Monitoring the Florida Bear Hunt in Ocala National Forest
Last week I left Wisconsin, where since July, friends and I have been investigating the recreational hunting of black bears. I'm part of a community of activists working to overhaul wildlife policies through citizen monitoring of controversial hunting methods such as bear baiting and the use of dogs to run down bears, wolves and coyotes. We call ourselves Wolf Patrol.
Ocala National Forest - Joseph Brown
My crew and I arrived in balmy Florida after a red-eye flight from Wisconsin where we were monitoring the state's trapping season for bobcats and coyotes. We were asked to come to Florida, because last June this state's wildlife agency, the Florida Fish & Wildlife Commission (FWC) removed bears from the state's threatened species list and in August authored the first recreational hunt for black bear in 21 years.
The number one cause of bear deaths in Florida (previous to this week's hunt) are road collisions, with over a hundred bears killed by cars every year. The greatest threat to the continuing recovery of black bears is loss of habitat and human competition for the bears primary food source, saw palmetto berries.
Twenty acres of undeveloped land is cleared every day in Florida, adding to the cause of greater human/bear conflicts in communities in and near the Florida black bears home.Because of human competition for their number one food source, more bears are turning towards humans for food, with garbage rummaging argued as the primary reason for a recreational hunt to lower the bears numbers, which are estimated at 3,000 statewide. Until last June, Florida allowed for the commercial harvest of saw palmetto berries, which are believed to have great medicinal value.
Our research indicated that the densest bear population was in central Florida, in the Ocala National Forest (ONF), which is bordered on all sides by human communities which have registered a dramatic increase in human/bear encounters. The FWC designated the ONF as part of its "Central Bear Management Unit (CBMU)" and set the hunt quota there at 100 animals.
On October 24th, as the sun rose on opening day of Florida's bear hunt, we witnessed dozens of bear hunters setting up tree stands as well as prowling slowly down forest roads where the saw palmetto berries are ripe and rich. Later that morning we documented 15 killed bears being checked in at the FWC's check station just north of Altoona. All but two of those bears weighed in at less than 140 lbs, indicating that they were either juveniles or young adults at best. In numerous reported instances, even smaller bears were reported killed with the smallest being a forty pound cub checked in at the eastern panhandle. In at least two other instances bears illegally killed were publicly confiscated, than secretly returned to their killers.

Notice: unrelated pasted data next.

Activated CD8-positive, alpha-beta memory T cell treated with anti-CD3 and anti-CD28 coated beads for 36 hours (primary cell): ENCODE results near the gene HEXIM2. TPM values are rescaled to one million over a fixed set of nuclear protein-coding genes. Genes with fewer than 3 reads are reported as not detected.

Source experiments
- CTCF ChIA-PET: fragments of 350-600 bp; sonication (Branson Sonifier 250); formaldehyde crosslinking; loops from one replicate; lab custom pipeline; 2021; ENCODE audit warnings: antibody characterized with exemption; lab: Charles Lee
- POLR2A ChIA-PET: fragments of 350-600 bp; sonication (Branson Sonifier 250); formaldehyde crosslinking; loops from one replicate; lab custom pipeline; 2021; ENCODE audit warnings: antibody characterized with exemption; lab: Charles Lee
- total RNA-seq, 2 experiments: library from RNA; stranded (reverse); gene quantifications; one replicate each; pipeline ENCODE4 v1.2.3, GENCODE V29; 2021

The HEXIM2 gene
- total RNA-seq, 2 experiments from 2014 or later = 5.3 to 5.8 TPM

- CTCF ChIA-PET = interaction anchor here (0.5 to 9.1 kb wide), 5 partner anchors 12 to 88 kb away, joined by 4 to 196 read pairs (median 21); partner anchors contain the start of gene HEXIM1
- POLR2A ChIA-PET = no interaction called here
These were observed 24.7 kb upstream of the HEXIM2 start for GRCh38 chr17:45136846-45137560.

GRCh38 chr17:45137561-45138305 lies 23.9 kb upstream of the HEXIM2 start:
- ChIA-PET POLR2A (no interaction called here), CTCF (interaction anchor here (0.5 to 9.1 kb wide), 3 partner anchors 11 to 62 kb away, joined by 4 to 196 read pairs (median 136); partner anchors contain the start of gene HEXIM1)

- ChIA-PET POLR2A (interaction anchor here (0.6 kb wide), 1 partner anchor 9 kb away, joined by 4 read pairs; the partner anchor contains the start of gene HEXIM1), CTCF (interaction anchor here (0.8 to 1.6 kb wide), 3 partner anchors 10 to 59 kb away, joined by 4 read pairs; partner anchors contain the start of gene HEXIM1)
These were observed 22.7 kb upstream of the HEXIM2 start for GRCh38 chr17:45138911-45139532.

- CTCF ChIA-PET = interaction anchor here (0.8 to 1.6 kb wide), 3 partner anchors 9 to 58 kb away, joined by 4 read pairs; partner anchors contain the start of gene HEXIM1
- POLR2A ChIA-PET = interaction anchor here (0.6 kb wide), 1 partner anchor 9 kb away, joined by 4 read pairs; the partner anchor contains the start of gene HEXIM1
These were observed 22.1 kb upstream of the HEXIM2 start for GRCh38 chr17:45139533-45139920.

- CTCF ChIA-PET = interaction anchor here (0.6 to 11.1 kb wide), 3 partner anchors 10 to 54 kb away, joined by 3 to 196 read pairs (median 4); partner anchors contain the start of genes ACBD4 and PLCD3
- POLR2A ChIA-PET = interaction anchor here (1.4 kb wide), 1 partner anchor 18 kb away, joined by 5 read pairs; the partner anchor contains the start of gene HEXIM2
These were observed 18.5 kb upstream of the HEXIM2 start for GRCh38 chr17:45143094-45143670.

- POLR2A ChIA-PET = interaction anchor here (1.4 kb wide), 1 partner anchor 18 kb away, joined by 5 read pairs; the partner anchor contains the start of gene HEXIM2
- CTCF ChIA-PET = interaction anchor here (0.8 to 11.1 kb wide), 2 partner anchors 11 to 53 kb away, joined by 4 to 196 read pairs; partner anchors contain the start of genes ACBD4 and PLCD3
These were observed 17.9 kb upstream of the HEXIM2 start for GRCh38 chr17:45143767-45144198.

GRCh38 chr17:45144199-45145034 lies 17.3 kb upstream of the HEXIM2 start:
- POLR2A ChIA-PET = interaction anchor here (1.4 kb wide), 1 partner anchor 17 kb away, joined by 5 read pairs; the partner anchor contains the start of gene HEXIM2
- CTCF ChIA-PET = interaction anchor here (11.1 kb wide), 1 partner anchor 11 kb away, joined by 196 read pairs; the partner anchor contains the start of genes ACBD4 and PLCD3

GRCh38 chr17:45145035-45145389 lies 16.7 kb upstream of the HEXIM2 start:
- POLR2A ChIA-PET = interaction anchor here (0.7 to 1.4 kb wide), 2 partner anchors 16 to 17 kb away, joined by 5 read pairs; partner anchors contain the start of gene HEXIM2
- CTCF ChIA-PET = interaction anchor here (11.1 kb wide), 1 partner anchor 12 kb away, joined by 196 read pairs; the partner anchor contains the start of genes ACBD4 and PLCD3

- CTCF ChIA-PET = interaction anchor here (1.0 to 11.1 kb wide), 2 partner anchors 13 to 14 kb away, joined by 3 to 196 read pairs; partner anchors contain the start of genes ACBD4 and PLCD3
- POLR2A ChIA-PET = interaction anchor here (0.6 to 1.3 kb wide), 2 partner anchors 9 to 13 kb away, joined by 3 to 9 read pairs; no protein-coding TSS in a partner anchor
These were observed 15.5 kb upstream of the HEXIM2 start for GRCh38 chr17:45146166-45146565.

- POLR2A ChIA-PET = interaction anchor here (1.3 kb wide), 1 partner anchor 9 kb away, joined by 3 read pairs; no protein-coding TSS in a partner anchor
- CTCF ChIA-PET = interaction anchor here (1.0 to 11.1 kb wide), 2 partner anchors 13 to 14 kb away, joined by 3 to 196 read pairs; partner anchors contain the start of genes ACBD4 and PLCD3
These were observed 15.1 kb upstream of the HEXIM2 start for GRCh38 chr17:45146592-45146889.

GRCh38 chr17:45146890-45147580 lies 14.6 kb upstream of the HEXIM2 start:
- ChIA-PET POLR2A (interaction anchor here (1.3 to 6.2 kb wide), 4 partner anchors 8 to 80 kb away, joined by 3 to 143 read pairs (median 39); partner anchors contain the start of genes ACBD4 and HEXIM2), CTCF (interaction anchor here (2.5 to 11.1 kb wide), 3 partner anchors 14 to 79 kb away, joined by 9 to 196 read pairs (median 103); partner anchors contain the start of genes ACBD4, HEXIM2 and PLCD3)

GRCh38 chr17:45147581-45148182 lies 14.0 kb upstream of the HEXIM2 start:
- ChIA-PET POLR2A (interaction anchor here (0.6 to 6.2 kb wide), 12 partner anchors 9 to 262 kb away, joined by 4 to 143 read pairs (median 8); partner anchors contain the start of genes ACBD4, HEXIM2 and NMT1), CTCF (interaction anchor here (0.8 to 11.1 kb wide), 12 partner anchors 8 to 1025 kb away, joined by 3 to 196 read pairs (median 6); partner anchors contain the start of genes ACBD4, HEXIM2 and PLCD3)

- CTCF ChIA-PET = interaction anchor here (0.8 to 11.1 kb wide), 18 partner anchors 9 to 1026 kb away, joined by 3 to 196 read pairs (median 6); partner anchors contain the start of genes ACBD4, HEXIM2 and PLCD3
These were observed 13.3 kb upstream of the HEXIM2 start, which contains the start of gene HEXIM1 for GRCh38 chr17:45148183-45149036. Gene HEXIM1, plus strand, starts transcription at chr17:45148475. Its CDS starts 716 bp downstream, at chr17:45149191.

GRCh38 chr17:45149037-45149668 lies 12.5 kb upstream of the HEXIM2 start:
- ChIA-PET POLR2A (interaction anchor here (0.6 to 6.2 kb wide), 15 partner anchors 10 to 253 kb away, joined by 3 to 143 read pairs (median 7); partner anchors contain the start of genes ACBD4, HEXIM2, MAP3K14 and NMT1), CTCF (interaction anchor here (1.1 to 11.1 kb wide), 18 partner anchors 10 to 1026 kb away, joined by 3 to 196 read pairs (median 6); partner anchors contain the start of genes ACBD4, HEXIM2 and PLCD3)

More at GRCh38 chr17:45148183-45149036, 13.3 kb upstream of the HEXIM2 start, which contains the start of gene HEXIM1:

A lactating mother bear. Her cubs now have no mother - Joseph Brown
The use of dogs and baiting, which in places like Wisconsin is the primary tactic used to hunt bears, was made illegal in the Florida hunt, yet it was legal during the hunt to bait for deer with foods such as corn and commercial baits that also attract bears. Our interviews with community members indicated that some bear hunters were baiting with corn, knowing that if questioned, they could argue that they were simply setting baits in preparation for deer season which opens in less than a week.
FWC check station at Altoona - Joseph Brown
Wolf Patrol's conclusion at the close of this inaugural hunt is that the FWC is grossly irresponsible in their management of black bears. Human activities such as illegal saw palmetto berry harvesting, the removal of blackjack oaks (which provide acorns as a food source for bears) in favor of commercially harvestable pine plantations, means black bears in Florida are the latest scapegoat used by wildlife managers and hunters to warrant an unnecessary recreational hunt for a new trophy animal.
Florida's Fish & Wildlife Commission stands by their decision to hunt black bears and argues that the large take in such a short time most likely means there were more bears in the state than were originally estimated. Though this sentiment is hardly unanimous amongst the commission. Commissioner Ron Bergeron, an extensive hunter and outdoorsman, offered a dissenting opinion. "When you have an issue of this magnitude and you don't have all your stock assessments in place and all of the science, I'm definitely against the hunt and I'm against any quota at this point. "
Rod Coronado - Founder, Wolf Patrol wolfpatrol.org